“This is cool but it’s also a little bit tricky because you have to wait to put the donor stem cells in until after the monoclonal antibody has been eliminated from the system. And the monoclonal antibody doesn’t kill every host marrow stem cell, so there’s a narrow window where you need to get the donor cells into these niches before the host marrow stem cells start to rebound and grow back,” he said.
Since the traditional chemotherapy approach eliminates more immune cells, the drive for the donor cells to repopulate is stronger, and immune reconstitution is faster. With the Anti-c Kit approach, it takes a longer time for the cells to engraft.
“But slow is OK if the patient comes in healthy, uninfected, thanks to being diagnosed through newborn screening. It’s definitely worth it in the long run to avoid the effects of chemotherapy,” said Dr. Dvorak.
Clinical trials for the monoclonal antibody conditioning method are taking place at medical centers in San Francisco, Los Angeles, New York City, Minneapolis, Atlanta, Cincinnati, and Washington D.C. So far, 17 patients are enrolled in the trials.
The procedure has yielded no infusion-related side effects or long-term side effects and is performed mostly on an outpatient basis. So far, the results are promising, and researchers continue to adjust the dosing protocols based on SCID type.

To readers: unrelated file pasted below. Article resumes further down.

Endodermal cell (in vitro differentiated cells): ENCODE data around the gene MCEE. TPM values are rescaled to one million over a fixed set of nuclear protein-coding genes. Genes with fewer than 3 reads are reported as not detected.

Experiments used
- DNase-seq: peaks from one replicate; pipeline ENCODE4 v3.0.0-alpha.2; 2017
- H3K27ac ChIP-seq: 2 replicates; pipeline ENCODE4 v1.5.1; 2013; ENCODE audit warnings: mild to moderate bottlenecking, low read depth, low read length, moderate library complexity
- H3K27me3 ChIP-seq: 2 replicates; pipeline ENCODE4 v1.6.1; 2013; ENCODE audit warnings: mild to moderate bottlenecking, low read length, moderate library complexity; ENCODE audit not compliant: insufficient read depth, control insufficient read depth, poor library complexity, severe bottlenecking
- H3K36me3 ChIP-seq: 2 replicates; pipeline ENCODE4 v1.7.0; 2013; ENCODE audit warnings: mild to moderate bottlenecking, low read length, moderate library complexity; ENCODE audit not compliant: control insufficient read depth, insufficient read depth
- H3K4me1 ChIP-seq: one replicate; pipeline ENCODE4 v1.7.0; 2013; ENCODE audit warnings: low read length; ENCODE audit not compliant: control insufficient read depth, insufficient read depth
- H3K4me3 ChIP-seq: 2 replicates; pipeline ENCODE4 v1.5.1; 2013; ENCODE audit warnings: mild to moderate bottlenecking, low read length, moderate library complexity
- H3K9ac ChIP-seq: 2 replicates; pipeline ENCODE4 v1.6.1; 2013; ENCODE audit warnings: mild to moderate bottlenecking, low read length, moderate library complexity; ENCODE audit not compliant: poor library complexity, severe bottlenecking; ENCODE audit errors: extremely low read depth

“How is this working? It’s working pretty well. We still have to tune it up some more, but we’re pretty happy with it,” said Dr. Dvorak.
Dr. Dvorak is hopeful about the future of treatment for SCID considering the efforts to administer either low-dose chemotherapy or monoclonal antibodies as conditioning for bone marrow transplant or gene therapy. Because newborn screening identifies SCID early, babies generally enter into treatment in good health, further increasing their chances of recovery.
“If we’re really smart about it, we can generally keep them isolated and on prophylactics, so they stay uninfected. Then, if they have to do an auto-gene therapy option, that’s great, or you can do an allo-transplant. In either case, we would use these safer conditioning options tailored to the specific genotype,” said Dr. Dvorak.
“I think that SCID is going to be the first disease where we can reliably get 100 percent survival after a transplant with full immune reconstitution and no long-term side effects, which would be morbidity-free survival. That is really our dream. We’re not quite there yet, but we’re making good progress towards it.”
To view the entire presentation, click here.